Long-term perspective is the secret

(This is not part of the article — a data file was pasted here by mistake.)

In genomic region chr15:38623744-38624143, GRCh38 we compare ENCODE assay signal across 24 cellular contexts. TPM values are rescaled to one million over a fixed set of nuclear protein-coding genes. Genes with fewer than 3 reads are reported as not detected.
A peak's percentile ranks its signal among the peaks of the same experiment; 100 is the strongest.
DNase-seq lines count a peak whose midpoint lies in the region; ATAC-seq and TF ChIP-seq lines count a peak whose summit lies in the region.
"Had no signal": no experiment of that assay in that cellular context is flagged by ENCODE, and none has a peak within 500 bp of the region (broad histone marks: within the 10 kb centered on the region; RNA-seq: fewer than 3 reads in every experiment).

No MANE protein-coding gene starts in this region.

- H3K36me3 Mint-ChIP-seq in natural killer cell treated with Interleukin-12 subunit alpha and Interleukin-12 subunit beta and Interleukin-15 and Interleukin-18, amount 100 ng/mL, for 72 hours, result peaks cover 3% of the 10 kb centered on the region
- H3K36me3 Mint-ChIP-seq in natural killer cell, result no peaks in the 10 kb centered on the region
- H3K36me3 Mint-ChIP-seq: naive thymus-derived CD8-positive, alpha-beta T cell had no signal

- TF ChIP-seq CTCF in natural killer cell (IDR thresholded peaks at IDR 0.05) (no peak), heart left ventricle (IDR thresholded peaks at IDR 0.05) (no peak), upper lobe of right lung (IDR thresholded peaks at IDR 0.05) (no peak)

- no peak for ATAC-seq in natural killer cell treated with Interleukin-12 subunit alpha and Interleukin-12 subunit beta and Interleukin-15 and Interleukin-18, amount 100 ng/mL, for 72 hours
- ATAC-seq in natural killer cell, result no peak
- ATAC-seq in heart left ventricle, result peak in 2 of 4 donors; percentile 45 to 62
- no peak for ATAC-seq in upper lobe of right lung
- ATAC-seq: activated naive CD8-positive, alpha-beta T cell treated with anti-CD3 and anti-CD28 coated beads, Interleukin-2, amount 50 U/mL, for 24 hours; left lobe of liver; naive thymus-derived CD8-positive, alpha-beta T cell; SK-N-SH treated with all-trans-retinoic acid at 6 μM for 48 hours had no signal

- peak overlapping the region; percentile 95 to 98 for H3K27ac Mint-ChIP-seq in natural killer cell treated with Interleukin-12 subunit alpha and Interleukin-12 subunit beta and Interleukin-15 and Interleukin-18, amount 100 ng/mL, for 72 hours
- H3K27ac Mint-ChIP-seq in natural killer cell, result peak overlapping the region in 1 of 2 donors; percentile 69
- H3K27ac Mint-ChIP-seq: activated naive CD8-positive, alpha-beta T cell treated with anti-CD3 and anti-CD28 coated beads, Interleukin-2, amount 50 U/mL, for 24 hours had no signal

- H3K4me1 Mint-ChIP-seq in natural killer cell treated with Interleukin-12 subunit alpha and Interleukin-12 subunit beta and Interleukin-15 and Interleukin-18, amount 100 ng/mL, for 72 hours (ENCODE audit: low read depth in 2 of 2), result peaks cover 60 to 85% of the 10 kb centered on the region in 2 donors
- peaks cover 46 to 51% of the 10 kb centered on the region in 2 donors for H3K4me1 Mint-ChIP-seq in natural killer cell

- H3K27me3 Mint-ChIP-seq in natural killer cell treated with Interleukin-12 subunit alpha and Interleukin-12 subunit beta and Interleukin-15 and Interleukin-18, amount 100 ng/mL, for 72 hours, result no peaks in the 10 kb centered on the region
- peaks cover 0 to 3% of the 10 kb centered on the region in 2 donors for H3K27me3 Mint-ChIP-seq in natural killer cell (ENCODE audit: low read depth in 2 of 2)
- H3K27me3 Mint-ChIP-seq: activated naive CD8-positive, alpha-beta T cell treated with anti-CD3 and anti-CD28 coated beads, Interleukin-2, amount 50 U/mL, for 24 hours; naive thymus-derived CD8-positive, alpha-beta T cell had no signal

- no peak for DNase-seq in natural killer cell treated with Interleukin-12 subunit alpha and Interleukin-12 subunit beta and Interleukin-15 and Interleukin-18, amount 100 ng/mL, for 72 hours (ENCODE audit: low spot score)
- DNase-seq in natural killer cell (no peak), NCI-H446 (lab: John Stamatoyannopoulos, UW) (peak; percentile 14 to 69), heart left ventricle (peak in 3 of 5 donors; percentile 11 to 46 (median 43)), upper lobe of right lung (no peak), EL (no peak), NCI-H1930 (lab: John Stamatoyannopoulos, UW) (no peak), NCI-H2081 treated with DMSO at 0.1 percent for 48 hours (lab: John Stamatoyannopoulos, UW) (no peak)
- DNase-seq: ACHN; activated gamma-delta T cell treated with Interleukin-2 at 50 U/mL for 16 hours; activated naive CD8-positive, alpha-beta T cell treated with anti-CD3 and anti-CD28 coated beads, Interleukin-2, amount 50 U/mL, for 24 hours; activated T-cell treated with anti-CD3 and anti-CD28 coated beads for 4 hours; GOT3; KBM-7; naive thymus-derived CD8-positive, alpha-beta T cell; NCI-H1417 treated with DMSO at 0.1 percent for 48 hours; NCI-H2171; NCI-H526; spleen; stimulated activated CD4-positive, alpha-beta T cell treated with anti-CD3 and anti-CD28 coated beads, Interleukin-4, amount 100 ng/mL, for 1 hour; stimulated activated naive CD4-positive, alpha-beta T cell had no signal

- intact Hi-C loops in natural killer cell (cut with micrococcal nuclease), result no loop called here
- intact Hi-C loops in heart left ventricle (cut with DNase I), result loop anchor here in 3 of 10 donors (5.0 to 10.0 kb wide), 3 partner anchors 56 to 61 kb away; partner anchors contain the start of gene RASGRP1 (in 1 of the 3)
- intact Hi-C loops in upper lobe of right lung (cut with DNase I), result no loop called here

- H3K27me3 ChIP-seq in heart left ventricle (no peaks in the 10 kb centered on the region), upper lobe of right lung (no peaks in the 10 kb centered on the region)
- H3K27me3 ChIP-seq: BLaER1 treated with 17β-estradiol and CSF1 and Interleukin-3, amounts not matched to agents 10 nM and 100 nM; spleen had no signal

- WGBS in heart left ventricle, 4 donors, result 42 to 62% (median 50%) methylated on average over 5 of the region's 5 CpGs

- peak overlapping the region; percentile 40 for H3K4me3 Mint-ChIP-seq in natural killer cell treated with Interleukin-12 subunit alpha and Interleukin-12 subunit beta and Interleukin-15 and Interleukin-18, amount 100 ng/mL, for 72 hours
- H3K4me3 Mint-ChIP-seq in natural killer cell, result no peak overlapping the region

Longevity is a luxury many investors cannot afford, but Michael Turner who runs the Actis east Africa office, says it is crucial to making money in the region's volatile frontier markets. He believes permanent capital structures without an end date may ultimately offer better access to returns than fixed-term funds. “In frontier market if you pick the winner in a market which is growing and often lacking any competition then the returns are stellar – but you may not make than in 10 years” he says. “if we’d kept shares in two of our companies  in our 10 year fund until today, they would be worth 40 times what we paid 15 years ago.” Says Mr Turner. “But it requires a long term commitment to the market; not all pension funds in the US that are dipping their toe (in Africa) for the first time are quite prepared to do that”. Multinationals such as `nestle have always known this and are better placed to play the long game in Africa. In the past six years it has built two factories – in Kenya and DR Congo –in an attempt to serve some of the most under-developed markets. The company is trying to establish a foot hold in Ethiopia while the market is still young to strengthen its brand and distribution – led by its stock cubes – before the market grows, opens up and attracts competition. Tightly –held and locally –grown family businesses have developed into just the sort  of 1 billion –turnover conglomerates in which private equity is eager to invest or eventually list, delivering everything from cooking oil and soap to toothpaste and toiletries.